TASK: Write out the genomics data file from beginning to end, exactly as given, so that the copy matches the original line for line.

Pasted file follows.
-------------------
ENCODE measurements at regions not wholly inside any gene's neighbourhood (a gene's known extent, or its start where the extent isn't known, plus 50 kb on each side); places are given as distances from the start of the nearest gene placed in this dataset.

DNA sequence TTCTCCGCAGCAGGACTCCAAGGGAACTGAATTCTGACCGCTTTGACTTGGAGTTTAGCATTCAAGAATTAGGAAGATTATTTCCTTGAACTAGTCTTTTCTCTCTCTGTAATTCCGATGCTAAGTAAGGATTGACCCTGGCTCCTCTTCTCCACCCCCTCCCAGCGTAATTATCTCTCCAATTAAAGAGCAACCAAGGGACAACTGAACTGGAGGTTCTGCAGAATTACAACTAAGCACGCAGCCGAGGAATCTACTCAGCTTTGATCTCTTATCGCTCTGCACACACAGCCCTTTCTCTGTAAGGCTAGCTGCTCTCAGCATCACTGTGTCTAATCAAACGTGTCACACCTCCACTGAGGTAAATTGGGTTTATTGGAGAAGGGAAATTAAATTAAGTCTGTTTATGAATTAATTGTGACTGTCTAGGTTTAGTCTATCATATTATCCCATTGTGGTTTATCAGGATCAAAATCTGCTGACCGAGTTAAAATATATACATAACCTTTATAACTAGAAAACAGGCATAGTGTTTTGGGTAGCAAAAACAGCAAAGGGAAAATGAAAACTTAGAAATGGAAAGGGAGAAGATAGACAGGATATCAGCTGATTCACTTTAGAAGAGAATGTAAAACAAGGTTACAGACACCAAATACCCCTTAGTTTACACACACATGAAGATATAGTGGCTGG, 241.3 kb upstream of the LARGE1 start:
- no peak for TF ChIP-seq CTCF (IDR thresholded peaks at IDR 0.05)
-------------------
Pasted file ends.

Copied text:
ENCODE measurements at regions not wholly inside any gene's neighbourhood (a gene's known extent, or its start where the extent isn't known, plus 50 kb on each side); places are given as distances from the start of the nearest gene placed in this dataset.

DNA sequence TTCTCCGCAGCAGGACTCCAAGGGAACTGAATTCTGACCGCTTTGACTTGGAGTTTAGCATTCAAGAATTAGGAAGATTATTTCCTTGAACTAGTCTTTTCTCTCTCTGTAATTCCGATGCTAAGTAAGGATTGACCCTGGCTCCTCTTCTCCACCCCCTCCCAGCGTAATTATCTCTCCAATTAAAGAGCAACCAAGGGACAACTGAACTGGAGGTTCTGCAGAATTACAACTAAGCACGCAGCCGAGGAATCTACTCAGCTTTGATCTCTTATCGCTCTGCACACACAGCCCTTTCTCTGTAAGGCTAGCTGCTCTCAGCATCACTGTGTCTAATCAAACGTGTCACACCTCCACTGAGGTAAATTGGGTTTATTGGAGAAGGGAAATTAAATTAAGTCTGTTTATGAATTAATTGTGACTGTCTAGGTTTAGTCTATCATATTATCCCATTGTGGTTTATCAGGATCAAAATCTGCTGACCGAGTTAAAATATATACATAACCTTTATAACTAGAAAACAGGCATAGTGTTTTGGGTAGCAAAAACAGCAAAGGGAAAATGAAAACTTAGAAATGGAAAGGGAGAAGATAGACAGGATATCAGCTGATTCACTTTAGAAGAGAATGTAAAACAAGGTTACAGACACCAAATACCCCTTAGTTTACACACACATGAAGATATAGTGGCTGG, 241.3 kb upstream of the LARGE1 start:
- no peak for TF ChIP-seq CTCF (IDR thresholded peaks at IDR 0.05)